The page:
You’d think social distancing would render sitcom production all but impossible, but NBC found a workaround this week. The network aired a new episode of “Parks and Recreation” on Thursday, so low budget it looked pretty much like any half-hour Zoom call. And why not?
The aesthetics of video conferencing dominate just about every channel these days, but applying the style to such a popular fictional universe was a bold move. Still, Pawnee has no special immunity from global pandemics, so it figures the “Parks and Rec” gang would be relying on the same software as the rest of us. Even Ron Swanson.
The suspension of disbelief did not come easily at first. Leslie and Ben’s initial scene really felt like footage from a virtual table read between Amy Poehler and Adam Scott. The lack of production made the transformation process fascinatingly unconvincing.
The blue framing helped, as did the episode’s use of ads and talkshow segments. But as the plot warmed up, following the gang through a coronavirus phone tree check-in process, the beats were smoother, the acting was better, and the whole thing was more believable. They were back.
Of course, it didn’t all make sense. The script involved a lot of catching up between people who were supposedly talking to each other every day, clearly to show the audience what the characters were up to years after the show ended. Their 2020 lives all pretty much made sense, allowing for a surprisingly smooth flow from the finale to today. Some blocks were choppy. But, wow, was it good to see Joan Callamezzo. And Tom Haverford!
Aziz Ansari, as it turns out, was never really canceled. At least not permanently. His 2019 Netflix special was popular but polarizing. NBC’s decision to rightfully include him in the reunion on Thursday made for an odd contrast with biggest news of the 2020 election that day: the allegation of sexual assault against Joe Biden. The truth ultimately won out in Ansari’s case. On Biden, we may never even know what the truth is.
Ansari is one of many “Parks and Rec” stars whose careers were boosted or revitalized by the show, one of its most important legacies. It was striking, for instance, to see Chris Pratt, one of the world’s biggest movie stars, back in action as Andy Dwyer. And Burt Macklin. Megan Mullally’s cameo was predictable, but perfect.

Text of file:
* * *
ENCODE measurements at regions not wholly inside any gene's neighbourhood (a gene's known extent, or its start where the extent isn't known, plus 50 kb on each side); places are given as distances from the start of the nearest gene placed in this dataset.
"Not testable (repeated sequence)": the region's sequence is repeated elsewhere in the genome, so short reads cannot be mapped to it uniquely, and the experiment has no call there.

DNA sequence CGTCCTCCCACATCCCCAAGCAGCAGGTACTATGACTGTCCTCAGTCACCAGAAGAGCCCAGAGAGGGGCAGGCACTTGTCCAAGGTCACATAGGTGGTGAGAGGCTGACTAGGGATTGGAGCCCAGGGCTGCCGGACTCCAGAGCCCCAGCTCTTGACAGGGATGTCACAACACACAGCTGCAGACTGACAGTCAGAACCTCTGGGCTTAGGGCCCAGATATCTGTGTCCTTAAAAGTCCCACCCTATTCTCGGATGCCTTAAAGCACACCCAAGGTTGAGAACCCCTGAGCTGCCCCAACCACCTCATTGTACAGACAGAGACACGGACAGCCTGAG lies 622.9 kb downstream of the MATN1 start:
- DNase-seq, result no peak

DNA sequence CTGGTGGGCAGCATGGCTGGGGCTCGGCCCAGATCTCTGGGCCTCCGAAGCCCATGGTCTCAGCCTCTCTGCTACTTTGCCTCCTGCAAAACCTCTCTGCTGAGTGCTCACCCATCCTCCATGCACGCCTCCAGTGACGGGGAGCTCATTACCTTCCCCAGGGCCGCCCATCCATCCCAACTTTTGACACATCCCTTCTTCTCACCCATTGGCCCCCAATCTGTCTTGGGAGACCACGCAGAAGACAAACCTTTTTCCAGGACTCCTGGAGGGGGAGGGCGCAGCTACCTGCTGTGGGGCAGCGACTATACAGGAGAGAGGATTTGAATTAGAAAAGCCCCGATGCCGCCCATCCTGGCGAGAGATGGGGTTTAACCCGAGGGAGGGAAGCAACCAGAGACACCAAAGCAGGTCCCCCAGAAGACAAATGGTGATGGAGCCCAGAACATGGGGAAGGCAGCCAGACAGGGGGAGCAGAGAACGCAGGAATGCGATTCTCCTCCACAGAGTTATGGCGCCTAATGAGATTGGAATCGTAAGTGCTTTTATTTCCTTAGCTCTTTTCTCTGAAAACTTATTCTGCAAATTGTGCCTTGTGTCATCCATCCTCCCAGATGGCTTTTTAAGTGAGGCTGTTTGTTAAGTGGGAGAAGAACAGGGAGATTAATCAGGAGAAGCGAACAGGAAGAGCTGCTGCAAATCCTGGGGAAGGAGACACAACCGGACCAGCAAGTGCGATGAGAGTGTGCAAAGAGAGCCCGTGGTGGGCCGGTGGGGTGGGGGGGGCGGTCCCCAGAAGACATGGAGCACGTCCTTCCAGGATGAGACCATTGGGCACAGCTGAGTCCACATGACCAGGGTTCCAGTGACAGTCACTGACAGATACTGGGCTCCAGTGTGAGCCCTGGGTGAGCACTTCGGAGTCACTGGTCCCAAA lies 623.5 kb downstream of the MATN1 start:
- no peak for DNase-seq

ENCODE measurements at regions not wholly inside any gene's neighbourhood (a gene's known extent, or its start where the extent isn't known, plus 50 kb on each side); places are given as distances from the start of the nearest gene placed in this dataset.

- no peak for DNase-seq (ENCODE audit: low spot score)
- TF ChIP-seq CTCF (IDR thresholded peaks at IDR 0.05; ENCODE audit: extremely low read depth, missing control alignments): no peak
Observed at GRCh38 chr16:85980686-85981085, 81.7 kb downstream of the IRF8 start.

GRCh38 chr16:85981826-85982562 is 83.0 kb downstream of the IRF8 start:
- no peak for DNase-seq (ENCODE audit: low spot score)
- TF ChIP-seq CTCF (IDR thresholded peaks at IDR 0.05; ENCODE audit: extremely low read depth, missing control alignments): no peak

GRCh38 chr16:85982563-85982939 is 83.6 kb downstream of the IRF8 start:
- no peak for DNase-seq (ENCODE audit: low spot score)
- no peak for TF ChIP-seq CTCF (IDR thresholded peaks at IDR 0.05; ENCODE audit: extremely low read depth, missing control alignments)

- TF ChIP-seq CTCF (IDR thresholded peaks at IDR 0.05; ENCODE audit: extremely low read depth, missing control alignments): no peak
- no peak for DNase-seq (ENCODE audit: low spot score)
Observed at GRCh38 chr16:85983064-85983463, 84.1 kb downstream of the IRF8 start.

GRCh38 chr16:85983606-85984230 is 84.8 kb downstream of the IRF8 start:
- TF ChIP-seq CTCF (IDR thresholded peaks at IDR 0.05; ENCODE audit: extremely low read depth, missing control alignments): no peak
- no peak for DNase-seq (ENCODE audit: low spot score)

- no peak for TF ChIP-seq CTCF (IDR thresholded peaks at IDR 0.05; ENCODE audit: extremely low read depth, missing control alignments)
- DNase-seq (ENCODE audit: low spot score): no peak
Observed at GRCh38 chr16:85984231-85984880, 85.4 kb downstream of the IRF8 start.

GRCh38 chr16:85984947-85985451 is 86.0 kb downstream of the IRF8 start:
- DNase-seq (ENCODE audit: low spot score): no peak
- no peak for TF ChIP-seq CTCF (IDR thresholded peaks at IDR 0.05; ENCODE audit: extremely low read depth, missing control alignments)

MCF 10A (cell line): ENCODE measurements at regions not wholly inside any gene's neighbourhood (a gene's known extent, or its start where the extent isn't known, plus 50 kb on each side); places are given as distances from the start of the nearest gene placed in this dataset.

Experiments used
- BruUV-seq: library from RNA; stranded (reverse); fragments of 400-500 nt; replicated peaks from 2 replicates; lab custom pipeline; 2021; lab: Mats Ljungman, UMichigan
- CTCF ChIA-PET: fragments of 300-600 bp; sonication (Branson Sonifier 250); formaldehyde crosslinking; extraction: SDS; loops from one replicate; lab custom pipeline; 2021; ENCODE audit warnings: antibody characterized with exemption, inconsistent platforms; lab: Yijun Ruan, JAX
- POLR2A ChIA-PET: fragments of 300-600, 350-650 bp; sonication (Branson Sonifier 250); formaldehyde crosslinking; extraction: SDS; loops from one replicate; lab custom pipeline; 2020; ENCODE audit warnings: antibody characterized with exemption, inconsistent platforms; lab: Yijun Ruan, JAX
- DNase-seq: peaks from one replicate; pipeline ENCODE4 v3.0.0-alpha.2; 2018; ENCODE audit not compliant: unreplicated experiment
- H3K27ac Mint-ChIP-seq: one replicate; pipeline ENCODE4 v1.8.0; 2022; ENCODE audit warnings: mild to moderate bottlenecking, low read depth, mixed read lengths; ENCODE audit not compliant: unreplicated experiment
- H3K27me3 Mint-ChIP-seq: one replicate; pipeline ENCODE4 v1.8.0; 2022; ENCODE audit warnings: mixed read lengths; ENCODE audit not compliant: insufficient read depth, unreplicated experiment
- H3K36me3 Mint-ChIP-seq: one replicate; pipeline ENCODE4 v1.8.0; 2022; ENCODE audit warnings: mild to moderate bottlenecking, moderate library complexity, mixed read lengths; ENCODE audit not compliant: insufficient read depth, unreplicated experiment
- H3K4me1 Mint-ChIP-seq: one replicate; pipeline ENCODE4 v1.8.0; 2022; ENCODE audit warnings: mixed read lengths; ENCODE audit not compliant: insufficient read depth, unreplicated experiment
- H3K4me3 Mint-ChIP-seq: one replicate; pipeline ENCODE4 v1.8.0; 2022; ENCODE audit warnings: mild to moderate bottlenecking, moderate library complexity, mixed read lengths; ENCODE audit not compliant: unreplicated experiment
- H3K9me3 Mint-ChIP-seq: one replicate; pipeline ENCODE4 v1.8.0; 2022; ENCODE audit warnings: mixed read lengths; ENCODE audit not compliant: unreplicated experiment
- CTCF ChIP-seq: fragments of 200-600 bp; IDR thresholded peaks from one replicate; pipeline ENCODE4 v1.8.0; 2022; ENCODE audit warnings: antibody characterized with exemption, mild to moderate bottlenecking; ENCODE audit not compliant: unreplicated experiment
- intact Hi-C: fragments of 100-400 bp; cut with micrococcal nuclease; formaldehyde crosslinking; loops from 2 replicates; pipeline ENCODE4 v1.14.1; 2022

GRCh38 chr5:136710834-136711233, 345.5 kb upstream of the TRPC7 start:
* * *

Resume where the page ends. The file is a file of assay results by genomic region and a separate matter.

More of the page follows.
All in all, it was good fun. “Parks and Rec” started to grate on me as the seasons went on, but Thursday’s episode captured the group’s dynamics at their most entertaining—lighthearted, tender, and sharply funny. Critically, the reunion didn’t try to do too much. It didn’t try to advance serious storylines or cover sweeping ground to make up for lost time. It was short and sweet. It was perfect for what it was, an uplifting fundraiser that reunited a silly and iconic sitcom family. But that’s not all good news.
The “Parks and Rec” experiment was really interesting. It’s just not much of a solution to TV’s pandemic-era production woes. The reunion worked because of its conservative ambitions. It may seem like an obvious point that television shows can’t switch to web-conferencing mode for full seasons, but the whiplash-inducing screen swaps, necessarily choppy transitions, and limited interactions and mobility will make it exceedingly hard even for shows to walk viewers through compelling arcs. More than 30 minutes of the format would be exhausting, let alone week after week.
That isn’t to say one show might figure the formula out. With the whole country experiencing some level of stay-at-home orders, someone smart might find a way to make resonate television art. But fun as it was, “Parks and Rec’s” reunion underscored the challenges this pandemic poses to the entertainment industry and viewers, at least for the months ahead.